RACHEL MARTIN, HOST:
Gas prices in Columbus, Ohio, are among the lowest in the country. Drivers love the savings, but those working to stop urban sprawl say cheap gas is hurting their efforts. From member station WOSU, Mandie Trimble reports.
MANDIE TRIMBLE, BYLINE: At $1.22 a gallon, a gas station on Columbus' southwest side is drawing customers from all parts of the city. Stan Cartwright drove there from across town.
STAN CARTWRIGHT: I came here for the gas price. I live on the east side and so, you know, I had to make a little bit of a commute, but it was worth it.
TRIMBLE: The bargains aren't just in Columbus. Drivers all around the state are saving money. Gasbuddy.com petroleum analyst Patrick DeHaan.
PATRICK DEHAAN: Prices in Ohio tend to be very, very competitive.
TRIMBLE: DeHaan says demand is weak because, well, it's winter - think snowstorms. And Canada, just on the other side of Lake Erie, has dirt cheap crude oil.
DEHAAN: The region's refineries have been doing a very good job at processing. Some of the Canadian varieties of crude oil that are being processed cost today as little as $11 to $12 a barrel, and that is incentivizing them to process as much as possible, thereby increasing gasoline supply, which is, yes, weighing on prices.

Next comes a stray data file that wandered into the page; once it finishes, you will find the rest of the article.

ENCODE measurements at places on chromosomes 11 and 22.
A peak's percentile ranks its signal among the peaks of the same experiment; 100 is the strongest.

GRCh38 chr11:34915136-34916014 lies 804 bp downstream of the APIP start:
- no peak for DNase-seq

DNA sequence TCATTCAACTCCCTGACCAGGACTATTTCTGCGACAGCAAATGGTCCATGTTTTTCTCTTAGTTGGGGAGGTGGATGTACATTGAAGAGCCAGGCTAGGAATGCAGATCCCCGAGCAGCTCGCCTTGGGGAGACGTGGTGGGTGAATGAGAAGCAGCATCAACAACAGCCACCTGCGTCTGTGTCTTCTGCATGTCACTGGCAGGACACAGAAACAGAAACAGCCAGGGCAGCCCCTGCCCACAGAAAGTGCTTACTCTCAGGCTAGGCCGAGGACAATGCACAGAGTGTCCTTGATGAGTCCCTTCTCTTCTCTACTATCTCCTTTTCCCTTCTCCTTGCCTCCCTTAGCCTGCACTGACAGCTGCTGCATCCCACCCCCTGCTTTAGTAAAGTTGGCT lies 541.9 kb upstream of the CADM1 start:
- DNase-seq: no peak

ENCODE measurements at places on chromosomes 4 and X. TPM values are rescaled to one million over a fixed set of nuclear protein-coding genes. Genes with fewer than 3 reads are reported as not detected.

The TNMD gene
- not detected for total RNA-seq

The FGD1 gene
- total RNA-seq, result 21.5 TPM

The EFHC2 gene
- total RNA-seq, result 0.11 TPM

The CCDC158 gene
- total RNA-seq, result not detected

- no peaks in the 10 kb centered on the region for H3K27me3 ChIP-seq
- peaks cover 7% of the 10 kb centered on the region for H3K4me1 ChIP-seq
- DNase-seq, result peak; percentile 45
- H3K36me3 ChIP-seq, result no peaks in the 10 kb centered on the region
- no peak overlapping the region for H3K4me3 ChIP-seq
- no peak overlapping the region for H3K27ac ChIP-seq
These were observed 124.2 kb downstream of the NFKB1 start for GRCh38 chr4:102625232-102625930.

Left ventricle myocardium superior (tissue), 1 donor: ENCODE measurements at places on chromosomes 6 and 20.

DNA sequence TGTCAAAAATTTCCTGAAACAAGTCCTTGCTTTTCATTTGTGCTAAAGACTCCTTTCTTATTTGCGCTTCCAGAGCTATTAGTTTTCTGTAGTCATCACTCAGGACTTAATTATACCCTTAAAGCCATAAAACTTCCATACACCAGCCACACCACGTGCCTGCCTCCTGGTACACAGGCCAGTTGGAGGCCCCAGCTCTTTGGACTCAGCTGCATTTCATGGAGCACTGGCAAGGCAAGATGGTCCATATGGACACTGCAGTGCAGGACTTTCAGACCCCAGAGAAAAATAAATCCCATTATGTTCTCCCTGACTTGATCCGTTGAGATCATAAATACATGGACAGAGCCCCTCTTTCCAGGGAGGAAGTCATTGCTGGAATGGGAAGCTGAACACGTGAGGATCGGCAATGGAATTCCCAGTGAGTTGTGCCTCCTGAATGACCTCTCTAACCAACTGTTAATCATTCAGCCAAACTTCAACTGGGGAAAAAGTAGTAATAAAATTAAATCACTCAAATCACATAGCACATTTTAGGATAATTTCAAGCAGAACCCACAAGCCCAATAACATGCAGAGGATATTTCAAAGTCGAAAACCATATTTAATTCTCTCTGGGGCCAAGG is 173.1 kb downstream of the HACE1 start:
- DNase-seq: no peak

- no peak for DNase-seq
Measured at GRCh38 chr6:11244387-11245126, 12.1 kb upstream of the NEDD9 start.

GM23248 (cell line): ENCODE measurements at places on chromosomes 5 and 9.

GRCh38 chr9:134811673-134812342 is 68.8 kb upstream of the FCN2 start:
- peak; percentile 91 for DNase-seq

TRIMBLE: So what are the upsides for Columbus? For one thing, consumers have more to spend, like Scott Stewart who was also buying gas the other day. He hopes to use his savings to spread more money around at other businesses.
SCOTT STEWART: Going out to dinner with my family, I'll - even if it's just ordering pizza or if we're going to the movies, I'll spend it.
TRIMBLE: And it's not just consumers who are saving. Bill LaFayette, owner of Regionomics, a Columbus economic analysis firm, says the cheap gas has lowered costs for grocery stores, distributors and warehouse companies.
BILL LAFAYETTE: That means that your profits go up and you might be able to pass those savings along to your customers and attract more of them.
TRIMBLE: But not everyone here is thrilled to see cheap gas.
CLEVE RICKSECKER: Low gas prices are a double-edged sword, aren't they?
TRIMBLE: Cleve Ricksecker directs two downtown Columbus Special Improvements Districts.
RICKSECKER: People love saving money, but low energy prices, low gas prices are a nightmare for cities.
TRIMBLE: Columbus has made great strides in recent years in attracting more residents and businesses downtown. Now Ricksecker fears a reversal.
RICKSECKER: With the fall of gas prices, in a place like Columbus and most Midwestern cities, it really is going to encourage more sprawl.
TRIMBLE: Sprawl can mean more traffic jams and air pollution, but he says only a spike in the price of gas would change the equation when people are making decisions about where to live and work.
RICKSECKER: It needs to be a lot higher than it is right now to influence decisions people make.
TRIMBLE: And at least for now, expensive gas seems a long way off. For NPR News, I'm Mandie Trimble in Columbus.
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